CLARITY Methodology

The CLARITY technique is a technique used to clear tissues of lipids and enable immunolabelling of whole, intact organs. This has advantages over traditional methods, which have always depended upon slicing the tissue and reconstructing it at a later date – resulting in tissue distortion and inaccuracy.

Illustration of the human brain - whole brains are analyzed using CLARITY - by hakusantohakusanto | Shutterstock

The lipid-exchanged, anatomically rigid, imaging/immunostaining compatible, tissue hydrogel (CLARITY) method was initially designed in 2013 by Chung and Deisseroth at the Stanford University School of Medicine. Using this process, post-mortem organs can be labeled for proteins and nucleic acids, enabling analysis of intact samples to create detailed 3D images.


Each stage of the CLARITY technique is outlined below:

Tissue fixing

The first step in this process is to infuse the tissue sample with hydrogel monomers (such as acrylamide or bisacrylamide) and formaldehyde. Throughout this process, formaldehyde is very important, as it crosslinks the tissue and binding the hydrogel monomers to proteins and nucleic acids.

The next stage involves polymerization into a hydrogel mesh, ultimately ensuring that the tissue remains intact, retaining the original structure of the organ and making sure that the positions of proteins and nucleic acids are not altered.

Lipid removal

The hydrogel monomers used in the tissue fixing stage do not bind to lipids and other biomolecules which lack specific functional groups. This is important as it allows for lipids to be removed. This is achieved by a novel ionic extraction technique, in which tissues are treated with SDS and an electric current is run through, carrying the lipids out of the tissue.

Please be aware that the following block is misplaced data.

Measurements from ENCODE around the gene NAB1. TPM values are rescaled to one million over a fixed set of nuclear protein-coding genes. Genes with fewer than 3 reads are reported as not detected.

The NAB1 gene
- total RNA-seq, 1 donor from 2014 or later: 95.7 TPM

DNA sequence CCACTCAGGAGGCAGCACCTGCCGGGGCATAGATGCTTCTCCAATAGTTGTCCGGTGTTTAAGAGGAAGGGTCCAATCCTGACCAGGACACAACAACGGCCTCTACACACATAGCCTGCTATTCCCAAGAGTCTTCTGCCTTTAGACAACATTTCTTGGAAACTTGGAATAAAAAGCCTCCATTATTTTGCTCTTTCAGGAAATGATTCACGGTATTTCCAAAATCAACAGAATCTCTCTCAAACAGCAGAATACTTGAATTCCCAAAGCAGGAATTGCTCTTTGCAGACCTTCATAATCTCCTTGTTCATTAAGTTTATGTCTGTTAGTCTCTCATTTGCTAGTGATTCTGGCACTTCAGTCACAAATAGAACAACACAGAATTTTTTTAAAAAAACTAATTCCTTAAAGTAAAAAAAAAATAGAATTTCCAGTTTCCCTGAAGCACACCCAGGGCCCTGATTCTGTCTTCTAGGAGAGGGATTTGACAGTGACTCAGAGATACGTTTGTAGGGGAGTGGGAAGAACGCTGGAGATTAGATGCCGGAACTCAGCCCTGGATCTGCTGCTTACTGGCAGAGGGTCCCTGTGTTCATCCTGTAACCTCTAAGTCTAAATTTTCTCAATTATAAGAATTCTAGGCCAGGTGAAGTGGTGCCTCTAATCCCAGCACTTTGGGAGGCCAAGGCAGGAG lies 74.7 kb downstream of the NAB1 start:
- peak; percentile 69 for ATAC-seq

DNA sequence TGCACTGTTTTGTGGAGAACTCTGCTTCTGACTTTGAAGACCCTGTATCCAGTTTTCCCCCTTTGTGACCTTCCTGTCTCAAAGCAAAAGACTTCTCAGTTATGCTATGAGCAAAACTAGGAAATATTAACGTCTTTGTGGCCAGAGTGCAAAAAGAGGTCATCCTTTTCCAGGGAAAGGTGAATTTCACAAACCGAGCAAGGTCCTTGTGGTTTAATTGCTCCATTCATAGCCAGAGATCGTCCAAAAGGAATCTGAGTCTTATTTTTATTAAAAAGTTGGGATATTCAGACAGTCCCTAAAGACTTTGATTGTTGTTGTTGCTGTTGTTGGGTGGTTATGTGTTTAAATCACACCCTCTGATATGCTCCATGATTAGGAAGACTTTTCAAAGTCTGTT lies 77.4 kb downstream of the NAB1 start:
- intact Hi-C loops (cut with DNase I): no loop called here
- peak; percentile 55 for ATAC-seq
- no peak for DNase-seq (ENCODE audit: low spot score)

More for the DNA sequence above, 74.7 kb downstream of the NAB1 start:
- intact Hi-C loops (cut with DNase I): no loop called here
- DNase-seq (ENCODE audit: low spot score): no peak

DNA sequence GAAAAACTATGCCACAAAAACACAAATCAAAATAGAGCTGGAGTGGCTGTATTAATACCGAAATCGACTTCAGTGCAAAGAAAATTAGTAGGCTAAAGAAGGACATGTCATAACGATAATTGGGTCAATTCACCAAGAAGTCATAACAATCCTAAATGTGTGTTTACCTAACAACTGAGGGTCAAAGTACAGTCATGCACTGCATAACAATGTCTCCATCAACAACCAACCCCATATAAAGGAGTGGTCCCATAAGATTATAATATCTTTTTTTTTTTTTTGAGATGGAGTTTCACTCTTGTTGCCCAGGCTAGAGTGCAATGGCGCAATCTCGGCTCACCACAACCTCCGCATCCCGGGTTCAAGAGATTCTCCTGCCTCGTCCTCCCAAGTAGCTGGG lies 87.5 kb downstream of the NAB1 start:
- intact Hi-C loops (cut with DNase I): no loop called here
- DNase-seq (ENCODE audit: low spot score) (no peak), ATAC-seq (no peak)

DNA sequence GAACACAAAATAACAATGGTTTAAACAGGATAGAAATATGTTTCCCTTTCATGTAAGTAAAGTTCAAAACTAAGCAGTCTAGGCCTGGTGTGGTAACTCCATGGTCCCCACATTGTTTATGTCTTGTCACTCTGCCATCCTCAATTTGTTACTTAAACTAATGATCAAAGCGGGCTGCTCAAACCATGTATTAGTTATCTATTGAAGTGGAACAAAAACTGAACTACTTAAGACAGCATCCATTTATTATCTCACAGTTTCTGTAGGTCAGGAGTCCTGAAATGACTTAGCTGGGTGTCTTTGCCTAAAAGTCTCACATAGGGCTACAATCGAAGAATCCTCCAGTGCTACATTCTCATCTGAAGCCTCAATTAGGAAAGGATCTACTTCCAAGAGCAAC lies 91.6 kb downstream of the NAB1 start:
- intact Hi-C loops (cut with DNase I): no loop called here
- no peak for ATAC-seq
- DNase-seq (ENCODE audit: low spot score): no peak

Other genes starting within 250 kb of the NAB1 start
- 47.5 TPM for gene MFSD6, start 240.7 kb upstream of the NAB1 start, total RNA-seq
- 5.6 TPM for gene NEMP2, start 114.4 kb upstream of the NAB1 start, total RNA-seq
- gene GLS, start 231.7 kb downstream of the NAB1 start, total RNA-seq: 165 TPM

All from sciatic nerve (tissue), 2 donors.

Without the current, the passive process takes around 2 weeks and therefore the electric current is very important in speeding up the overall process. SDS has lipophilic qualities, meaning that it binds to lipids and carries them out of the tissue. This makes the tissue transparent, allowing microscopic analysis. However, as proteins and nucleic acids are fixed in place, they are not removed.

Tissue restoration

Throughout this preparation process, the tissue enlarges, requiring restoration through treatment in a refracted index matching solution. Once returned to original dimensions, the sample can then be used for imaging.

Imaging preparation

Once the tissue is restored, it can then be used in for the imaging of various biomolecules. This can be through various methods, such as immunofluorescence using tagged antibodies, or by nucleic acid labels. Once labeled, images can then be captured using standard immunofluorescence or imaging techniques.

Analyzing the results

Overall, this technique leads to the generation of high quality, highly detailed, 3D images of intact organs. Once an image is obtained, the first antibodies can be removed, and second antibodies can be applied, leading to the production of multiple results per tissue sample.

Therefore, this technique can produce accurate, reliable images demonstrating protein and nucleic acid location and interaction, while providing further data on subcellular structures, and communications between different structural cells.

This technique has been applied in many areas of research, such as Alzheimer’s disease, multiple sclerosis, and autism research. Furthermore, it can also be used over a wide range of organs (including the spleen, brain, pancreas, and testis), in other organisms (such as Zebrafish) and in plants. Therefore, the potential future applications of CLARITY are endless and very promising.

Further Reading

Last Updated: Jan 8, 2019

Hannah Simmons

Written by

Hannah Simmons

Hannah is a medical and life sciences writer with a Master of Science (M.Sc.) degree from Lancaster University, UK. Before becoming a writer, Hannah's research focussed on the discovery of biomarkers for Alzheimer's and Parkinson's disease. She also worked to further elucidate the biological pathways involved in these diseases. Outside of her work, Hannah enjoys swimming, taking her dog for a walk and travelling the world.


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